My Golden Days: An odyssey of the past
- CANNES 2015: Arnaud Desplechin plunges into the heart of the masks of memory by mixing up cinematographic codes in a deliberately elusive film
"Kid, where are you now?" After changing direction from psychoanalytic and sophisticated film towards the New World with Jimmy P. [+see also:
interview: Arnaud Desplechin
film profile], Arnaud Desplechin simultaneously returns to autobiographical sources and summarises his style with his new piece My Golden Days [+see also:
film profile], which is being screened in the Directors’ Fortnight of the 68th Cannes Film Festival. Revisiting the character of Paul Dédalus, who he created in 1996 in My Sex Life… or How I Got into an Argument, played by Mathieu Amalric (in his 6th film working with the director, embodying a sort of alter ego of his), Desplechin brings together a vast cortege of memories, influences and intentions in a very ambitious work which plays out around the realistic dreamlike reconstruction and playful exploration of genres against a backdrop of emotional wounds. It is a patchwork piece, woven in the same way as we remember dreams, sometimes chaotic, often foggy, but always bearing a message from the subconscious, a land which Desplechin loves to traverse, just like Odysseus in Homer’s Odyssey or Edgar Allan Poe’s Arthur Gordon Pym in his adventures (two references among many others used by the filmmaker for his film).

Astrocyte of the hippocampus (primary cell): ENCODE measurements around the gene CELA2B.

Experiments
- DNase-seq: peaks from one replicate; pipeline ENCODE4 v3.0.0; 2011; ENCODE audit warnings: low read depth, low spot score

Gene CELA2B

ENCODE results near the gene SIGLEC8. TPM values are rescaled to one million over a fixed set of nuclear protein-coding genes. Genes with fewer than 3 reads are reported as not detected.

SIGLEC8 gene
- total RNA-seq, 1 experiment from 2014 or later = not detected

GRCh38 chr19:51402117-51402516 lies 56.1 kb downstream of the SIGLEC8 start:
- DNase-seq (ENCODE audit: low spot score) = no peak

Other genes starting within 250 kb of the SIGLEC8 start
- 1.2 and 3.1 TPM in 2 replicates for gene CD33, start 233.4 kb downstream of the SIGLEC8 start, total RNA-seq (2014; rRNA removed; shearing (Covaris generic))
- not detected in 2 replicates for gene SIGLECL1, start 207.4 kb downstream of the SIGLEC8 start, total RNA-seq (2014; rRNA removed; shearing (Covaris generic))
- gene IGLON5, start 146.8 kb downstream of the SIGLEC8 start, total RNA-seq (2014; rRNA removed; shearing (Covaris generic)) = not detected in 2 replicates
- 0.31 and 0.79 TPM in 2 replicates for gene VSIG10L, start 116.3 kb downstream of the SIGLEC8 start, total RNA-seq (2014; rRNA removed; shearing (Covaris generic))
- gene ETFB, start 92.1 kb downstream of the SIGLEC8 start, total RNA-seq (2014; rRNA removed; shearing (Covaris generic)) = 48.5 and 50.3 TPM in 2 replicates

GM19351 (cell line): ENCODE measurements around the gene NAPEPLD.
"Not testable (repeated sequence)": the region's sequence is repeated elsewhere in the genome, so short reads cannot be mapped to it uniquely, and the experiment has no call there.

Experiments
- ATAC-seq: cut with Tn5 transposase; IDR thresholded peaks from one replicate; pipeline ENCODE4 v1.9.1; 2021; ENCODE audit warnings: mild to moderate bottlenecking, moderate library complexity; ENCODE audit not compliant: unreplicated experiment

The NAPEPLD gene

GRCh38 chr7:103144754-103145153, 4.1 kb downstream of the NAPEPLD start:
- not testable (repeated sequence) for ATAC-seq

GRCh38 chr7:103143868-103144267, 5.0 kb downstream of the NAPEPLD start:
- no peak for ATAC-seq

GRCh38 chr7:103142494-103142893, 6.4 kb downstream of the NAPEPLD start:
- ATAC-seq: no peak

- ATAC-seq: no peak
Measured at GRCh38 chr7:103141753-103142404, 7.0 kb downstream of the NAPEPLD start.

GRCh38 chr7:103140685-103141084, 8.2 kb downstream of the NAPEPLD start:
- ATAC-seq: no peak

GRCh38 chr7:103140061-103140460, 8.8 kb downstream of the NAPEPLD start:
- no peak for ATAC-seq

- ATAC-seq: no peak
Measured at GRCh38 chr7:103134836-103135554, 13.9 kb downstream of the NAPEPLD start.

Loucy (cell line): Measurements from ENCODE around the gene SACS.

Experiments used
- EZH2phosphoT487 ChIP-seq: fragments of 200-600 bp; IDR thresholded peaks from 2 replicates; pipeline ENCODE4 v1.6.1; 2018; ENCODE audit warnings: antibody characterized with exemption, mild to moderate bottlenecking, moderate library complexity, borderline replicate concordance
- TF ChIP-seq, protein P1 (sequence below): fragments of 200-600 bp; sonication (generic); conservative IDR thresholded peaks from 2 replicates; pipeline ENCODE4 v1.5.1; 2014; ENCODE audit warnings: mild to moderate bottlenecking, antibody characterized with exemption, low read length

"Roubaix is my curse". Returning to France after twenty years or so of travelling the world to work as an anthropologist, Paul (Amalric) remembers his childhood (in the first part of the film) growing up in the north of France. A dark period marked by his running away from home, the death of his much-hated mother, playing cowboys and indians with his brother and sister, and strained relations with his father ("He would hit me and I would feel nothing"). Then a curious event brings one particular episode from his teenage years, a trip to Russia, racing to the surface. Why? The French secret service discovers, upon his return to France, that there is another Paul Dédalus, a double who died two years previously in Australia in possession of authentic identity papers of our anthropologist. A flashback offers some clarity: during a school trip to the USSR young Paul (played by Quentin Dolmaire) accepted, as a gesture of friendship, to help a Russian Jew escape the country. This exhumation of the past continues with a third chapter, named Esther (Lou Roy-Lecollin), after the great love of Dédalus’ teenage years, with whom he was in a romantic relationship (with the obvious pain and secrets that go with it) for some years, complicated by Paul leaving for Paris to study anthropology. A protean storyline with multiple entry points written by the director and Julie Peyr, which has the feeling of a season revisited as if to try and make out what is left.
A family drama, a fanciful coming-of-age story, a spy thriller and above all a love story, My Golden Days develops as a mystery, borrowing from the codes of different genre films. An attack on utopia by life, disguises with masks ripped off, Arnaud Desplechin crushes the ghosts of the past by splitting them into two, his main character always being there and elsewhere, roaming the universe and trying to find his way, his personality, balance… A rich reinterpretation that the filmmaker strews with magnificent shots, in which he brings the best out of his young actors, nonetheless without trying too hard to give an overly formal structure to the flood of memories, giving the film an elusive charm, like an eternal quest in the strangeness of life.
(Translated from French)
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